Tuesday, December 10, 2019

Reviewers rate most online supplemental materials as “mediocre” or “probably not worth using.”

Nearly all teachers today report using the Internet to obtain instructional materials, and many of them do so quite often. And while several organizations now offer impartial reviews of full curriculum products, very little is known about the content and quality of supplemental instructional materials.
The Supplemental-Curriculum Bazaar: Is What's Online Any Good?, authored by University of Southern California associate professor Morgan Polikoff and educational consultant Jennifer Dean, explores a simple question: Are the supplemental materials teachers download on popular websites high quality?

The study focuses on lesson plans and related materials for high school English language arts, an area where teachers are especially likely to supplement their core curricular resources, and examines over three hundred of the most downloaded materials across three of the most popular supplemental websites:
  • Teachers Pay Teachers
  • ReadWriteThink
  • Share My Lesson
It addresses two main sets of questions:
  • What types of materials are teachers downloading most frequently? What kinds of content do they include?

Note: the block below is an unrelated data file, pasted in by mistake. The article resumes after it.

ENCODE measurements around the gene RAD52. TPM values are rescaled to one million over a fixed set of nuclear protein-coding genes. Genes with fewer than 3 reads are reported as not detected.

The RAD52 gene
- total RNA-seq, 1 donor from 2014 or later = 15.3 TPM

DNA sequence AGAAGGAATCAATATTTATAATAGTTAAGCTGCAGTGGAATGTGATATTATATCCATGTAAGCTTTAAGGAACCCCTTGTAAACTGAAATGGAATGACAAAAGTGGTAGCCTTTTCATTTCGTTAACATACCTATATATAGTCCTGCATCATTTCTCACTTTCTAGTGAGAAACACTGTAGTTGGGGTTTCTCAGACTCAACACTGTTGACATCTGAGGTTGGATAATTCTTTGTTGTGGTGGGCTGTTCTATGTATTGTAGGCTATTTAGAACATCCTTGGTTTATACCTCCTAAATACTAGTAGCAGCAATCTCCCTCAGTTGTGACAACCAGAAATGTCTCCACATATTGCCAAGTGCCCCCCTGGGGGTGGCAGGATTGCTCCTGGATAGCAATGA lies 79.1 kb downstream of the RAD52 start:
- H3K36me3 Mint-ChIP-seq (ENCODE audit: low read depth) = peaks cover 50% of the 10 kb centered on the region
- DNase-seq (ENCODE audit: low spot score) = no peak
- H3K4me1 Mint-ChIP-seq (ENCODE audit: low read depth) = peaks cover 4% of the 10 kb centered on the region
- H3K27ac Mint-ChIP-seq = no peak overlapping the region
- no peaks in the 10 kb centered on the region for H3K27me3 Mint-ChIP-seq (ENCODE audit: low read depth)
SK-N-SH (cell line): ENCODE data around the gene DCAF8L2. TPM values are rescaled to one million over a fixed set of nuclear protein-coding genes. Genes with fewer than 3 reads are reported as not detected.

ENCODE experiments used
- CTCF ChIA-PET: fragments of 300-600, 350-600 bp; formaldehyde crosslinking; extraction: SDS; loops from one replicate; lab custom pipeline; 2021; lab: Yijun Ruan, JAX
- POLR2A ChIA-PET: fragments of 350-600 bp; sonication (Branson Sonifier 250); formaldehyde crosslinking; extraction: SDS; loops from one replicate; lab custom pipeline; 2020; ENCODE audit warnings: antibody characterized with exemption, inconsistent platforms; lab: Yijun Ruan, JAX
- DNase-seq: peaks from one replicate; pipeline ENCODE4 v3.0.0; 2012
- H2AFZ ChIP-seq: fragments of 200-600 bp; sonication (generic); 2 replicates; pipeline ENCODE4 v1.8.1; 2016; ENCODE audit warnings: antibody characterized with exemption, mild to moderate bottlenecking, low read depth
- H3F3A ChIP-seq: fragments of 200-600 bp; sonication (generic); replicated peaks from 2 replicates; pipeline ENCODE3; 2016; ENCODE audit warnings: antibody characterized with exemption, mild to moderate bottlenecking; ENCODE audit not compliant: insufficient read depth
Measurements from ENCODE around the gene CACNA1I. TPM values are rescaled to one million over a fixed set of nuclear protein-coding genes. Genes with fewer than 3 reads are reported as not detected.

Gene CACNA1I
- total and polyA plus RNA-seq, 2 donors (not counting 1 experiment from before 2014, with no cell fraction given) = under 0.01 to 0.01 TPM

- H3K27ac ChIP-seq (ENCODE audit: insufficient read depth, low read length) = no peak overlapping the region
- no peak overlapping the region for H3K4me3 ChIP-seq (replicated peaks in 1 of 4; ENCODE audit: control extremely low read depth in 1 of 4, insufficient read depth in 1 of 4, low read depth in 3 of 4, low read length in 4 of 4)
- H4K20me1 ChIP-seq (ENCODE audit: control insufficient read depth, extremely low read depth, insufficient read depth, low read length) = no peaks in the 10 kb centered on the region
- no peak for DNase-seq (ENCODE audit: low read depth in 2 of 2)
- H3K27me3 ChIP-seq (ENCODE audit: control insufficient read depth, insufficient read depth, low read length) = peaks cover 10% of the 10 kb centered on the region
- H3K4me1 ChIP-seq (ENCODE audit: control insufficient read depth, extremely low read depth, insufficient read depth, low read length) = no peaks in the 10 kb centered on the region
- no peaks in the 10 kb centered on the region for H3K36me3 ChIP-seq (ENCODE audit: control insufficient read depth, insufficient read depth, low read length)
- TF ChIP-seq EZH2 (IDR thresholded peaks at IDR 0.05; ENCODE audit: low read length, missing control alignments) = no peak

• How do experts rate the quality of these materials? What are their strengths and weaknesses? And what is the relationship (if any) between how experts view the quality of the materials and how teachers using them do?
Among the nine findings, our reviewers determine that the quality of the texts referenced in the materials are generally good, but clarity and instructional guidance for teachers are weak, and many resources fail to align to the academic standards to which they claim alignment.

Overall, reviewers rate most of the materials as “mediocre” or “probably not worth using.”
These sobering findings reveal a major mismatch between what content experts think educators should (and shouldn’t) use in classrooms and what teachers, hungry for instructional resources, are choosing to download. We don’t claim that the priorities of both groups should be the same. Still, to help teachers make more informed decisions, supplemental platforms should consider making expert reviews available, in addition to any teacher ratings and popularity rankings they currently offer.

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